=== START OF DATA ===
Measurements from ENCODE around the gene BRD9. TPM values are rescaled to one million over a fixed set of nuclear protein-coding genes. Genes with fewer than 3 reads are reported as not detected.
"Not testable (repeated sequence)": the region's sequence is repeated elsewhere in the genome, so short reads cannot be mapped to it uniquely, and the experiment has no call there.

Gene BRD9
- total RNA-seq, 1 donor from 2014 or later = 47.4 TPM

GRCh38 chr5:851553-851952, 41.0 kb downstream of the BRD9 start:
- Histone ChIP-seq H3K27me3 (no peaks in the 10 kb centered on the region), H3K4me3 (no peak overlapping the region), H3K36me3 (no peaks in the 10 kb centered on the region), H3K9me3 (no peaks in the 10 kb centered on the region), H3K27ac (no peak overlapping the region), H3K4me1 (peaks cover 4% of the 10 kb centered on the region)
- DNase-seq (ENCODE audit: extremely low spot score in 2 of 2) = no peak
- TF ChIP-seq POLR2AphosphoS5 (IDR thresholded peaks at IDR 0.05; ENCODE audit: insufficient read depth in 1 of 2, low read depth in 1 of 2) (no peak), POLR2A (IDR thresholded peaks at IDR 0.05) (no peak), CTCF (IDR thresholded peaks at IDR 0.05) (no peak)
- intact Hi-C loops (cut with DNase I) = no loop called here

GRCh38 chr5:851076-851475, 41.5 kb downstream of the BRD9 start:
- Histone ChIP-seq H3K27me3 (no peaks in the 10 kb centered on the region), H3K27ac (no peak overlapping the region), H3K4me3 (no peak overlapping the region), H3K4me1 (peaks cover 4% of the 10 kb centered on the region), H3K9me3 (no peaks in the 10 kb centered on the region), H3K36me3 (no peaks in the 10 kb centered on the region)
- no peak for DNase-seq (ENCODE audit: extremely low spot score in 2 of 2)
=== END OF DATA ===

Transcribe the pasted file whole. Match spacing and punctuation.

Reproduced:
Measurements from ENCODE around the gene BRD9. TPM values are rescaled to one million over a fixed set of nuclear protein-coding genes. Genes with fewer than 3 reads are reported as not detected.
"Not testable (repeated sequence)": the region's sequence is repeated elsewhere in the genome, so short reads cannot be mapped to it uniquely, and the experiment has no call there.

Gene BRD9
- total RNA-seq, 1 donor from 2014 or later = 47.4 TPM

GRCh38 chr5:851553-851952, 41.0 kb downstream of the BRD9 start:
- Histone ChIP-seq H3K27me3 (no peaks in the 10 kb centered on the region), H3K4me3 (no peak overlapping the region), H3K36me3 (no peaks in the 10 kb centered on the region), H3K9me3 (no peaks in the 10 kb centered on the region), H3K27ac (no peak overlapping the region), H3K4me1 (peaks cover 4% of the 10 kb centered on the region)
- DNase-seq (ENCODE audit: extremely low spot score in 2 of 2) = no peak
- TF ChIP-seq POLR2AphosphoS5 (IDR thresholded peaks at IDR 0.05; ENCODE audit: insufficient read depth in 1 of 2, low read depth in 1 of 2) (no peak), POLR2A (IDR thresholded peaks at IDR 0.05) (no peak), CTCF (IDR thresholded peaks at IDR 0.05) (no peak)
- intact Hi-C loops (cut with DNase I) = no loop called here

GRCh38 chr5:851076-851475, 41.5 kb downstream of the BRD9 start:
- Histone ChIP-seq H3K27me3 (no peaks in the 10 kb centered on the region), H3K27ac (no peak overlapping the region), H3K4me3 (no peak overlapping the region), H3K4me1 (peaks cover 4% of the 10 kb centered on the region), H3K9me3 (no peaks in the 10 kb centered on the region), H3K36me3 (no peaks in the 10 kb centered on the region)
- no peak for DNase-seq (ENCODE audit: extremely low spot score in 2 of 2)